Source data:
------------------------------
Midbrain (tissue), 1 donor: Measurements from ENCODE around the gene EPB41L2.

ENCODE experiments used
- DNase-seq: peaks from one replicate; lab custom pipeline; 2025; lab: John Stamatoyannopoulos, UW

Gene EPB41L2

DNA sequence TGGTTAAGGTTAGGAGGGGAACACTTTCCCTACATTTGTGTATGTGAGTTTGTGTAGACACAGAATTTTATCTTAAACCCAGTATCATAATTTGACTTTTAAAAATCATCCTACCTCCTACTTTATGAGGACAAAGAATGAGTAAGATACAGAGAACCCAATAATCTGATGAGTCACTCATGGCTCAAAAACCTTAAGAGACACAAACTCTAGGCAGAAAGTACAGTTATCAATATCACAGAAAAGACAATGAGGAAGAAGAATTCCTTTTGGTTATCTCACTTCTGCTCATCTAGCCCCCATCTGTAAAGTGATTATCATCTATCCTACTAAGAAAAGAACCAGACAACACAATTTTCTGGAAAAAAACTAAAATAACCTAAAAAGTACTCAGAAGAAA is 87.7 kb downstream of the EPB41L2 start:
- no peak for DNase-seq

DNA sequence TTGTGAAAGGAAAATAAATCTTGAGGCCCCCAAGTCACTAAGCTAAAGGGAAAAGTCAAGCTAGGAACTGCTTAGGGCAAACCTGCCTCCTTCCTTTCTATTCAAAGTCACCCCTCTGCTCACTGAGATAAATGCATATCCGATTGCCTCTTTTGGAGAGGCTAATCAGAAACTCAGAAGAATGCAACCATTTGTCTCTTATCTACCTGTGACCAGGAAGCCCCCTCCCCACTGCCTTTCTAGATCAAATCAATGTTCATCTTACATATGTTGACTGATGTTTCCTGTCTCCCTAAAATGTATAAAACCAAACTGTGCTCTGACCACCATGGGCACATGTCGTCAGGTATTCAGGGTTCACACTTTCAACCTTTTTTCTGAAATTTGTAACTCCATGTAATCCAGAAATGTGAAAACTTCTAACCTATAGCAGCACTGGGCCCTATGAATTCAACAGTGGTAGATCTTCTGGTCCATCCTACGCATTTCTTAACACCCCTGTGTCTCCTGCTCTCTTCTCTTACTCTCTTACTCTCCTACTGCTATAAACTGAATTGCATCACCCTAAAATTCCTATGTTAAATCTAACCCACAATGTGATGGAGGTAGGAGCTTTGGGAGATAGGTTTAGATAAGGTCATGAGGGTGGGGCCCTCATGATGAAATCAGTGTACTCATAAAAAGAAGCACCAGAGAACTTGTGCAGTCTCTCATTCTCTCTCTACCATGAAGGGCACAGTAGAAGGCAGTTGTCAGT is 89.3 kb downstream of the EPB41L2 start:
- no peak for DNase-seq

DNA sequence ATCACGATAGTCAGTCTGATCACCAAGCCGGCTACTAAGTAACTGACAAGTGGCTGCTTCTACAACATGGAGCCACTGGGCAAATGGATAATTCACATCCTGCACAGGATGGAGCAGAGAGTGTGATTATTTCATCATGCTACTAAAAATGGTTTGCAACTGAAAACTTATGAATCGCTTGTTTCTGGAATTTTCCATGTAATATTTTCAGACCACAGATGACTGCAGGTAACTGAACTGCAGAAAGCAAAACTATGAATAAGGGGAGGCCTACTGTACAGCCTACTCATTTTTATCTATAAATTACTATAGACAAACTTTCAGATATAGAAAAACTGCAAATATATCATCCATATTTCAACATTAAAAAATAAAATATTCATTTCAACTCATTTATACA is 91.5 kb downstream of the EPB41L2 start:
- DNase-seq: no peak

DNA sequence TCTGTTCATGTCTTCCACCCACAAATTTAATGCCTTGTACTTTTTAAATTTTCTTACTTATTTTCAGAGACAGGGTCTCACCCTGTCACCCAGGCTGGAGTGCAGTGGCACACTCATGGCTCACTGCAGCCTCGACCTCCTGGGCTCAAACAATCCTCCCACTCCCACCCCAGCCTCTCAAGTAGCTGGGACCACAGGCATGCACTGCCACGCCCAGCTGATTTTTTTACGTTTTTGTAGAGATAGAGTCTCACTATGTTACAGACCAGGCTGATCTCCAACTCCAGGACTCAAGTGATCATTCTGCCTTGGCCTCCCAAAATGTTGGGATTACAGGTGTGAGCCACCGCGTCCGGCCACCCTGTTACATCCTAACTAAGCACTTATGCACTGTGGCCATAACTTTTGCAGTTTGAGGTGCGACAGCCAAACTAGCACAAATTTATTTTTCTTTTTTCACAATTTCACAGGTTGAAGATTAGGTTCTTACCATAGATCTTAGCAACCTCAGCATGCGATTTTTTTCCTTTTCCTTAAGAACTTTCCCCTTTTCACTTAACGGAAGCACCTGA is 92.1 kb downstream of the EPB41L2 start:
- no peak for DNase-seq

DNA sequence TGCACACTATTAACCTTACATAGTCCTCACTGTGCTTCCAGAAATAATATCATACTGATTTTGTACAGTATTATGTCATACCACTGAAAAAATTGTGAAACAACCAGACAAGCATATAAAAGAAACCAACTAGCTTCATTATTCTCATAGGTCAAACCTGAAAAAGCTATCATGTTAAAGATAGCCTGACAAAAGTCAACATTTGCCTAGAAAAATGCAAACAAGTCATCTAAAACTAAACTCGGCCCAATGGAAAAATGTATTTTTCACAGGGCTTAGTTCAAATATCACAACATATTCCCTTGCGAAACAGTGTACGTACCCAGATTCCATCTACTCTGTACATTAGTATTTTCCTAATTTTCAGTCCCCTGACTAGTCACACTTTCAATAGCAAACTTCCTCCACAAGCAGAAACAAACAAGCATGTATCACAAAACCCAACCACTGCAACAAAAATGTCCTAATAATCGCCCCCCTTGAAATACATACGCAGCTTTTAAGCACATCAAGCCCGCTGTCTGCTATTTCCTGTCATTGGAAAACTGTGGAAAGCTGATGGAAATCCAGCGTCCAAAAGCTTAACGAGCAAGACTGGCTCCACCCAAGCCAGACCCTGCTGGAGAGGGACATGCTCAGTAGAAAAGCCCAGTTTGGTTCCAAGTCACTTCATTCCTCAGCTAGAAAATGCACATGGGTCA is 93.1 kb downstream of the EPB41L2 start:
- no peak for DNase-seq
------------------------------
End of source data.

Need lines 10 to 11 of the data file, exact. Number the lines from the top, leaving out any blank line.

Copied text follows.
- DNase-seq: no peak

DNA sequence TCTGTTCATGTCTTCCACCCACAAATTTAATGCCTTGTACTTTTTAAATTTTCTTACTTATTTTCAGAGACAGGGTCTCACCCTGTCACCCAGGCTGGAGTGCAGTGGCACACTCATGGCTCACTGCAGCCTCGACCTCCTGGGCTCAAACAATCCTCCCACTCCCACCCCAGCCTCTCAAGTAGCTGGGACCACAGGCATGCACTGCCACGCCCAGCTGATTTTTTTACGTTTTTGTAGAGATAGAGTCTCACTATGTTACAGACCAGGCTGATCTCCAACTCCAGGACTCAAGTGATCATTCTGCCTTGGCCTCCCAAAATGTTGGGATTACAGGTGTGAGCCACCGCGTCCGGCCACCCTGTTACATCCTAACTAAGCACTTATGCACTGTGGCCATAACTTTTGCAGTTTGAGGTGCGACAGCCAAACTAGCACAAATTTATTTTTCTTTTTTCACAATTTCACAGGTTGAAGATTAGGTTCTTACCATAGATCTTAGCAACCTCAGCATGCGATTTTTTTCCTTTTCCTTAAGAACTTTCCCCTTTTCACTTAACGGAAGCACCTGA is 92.1 kb downstream of the EPB41L2 start: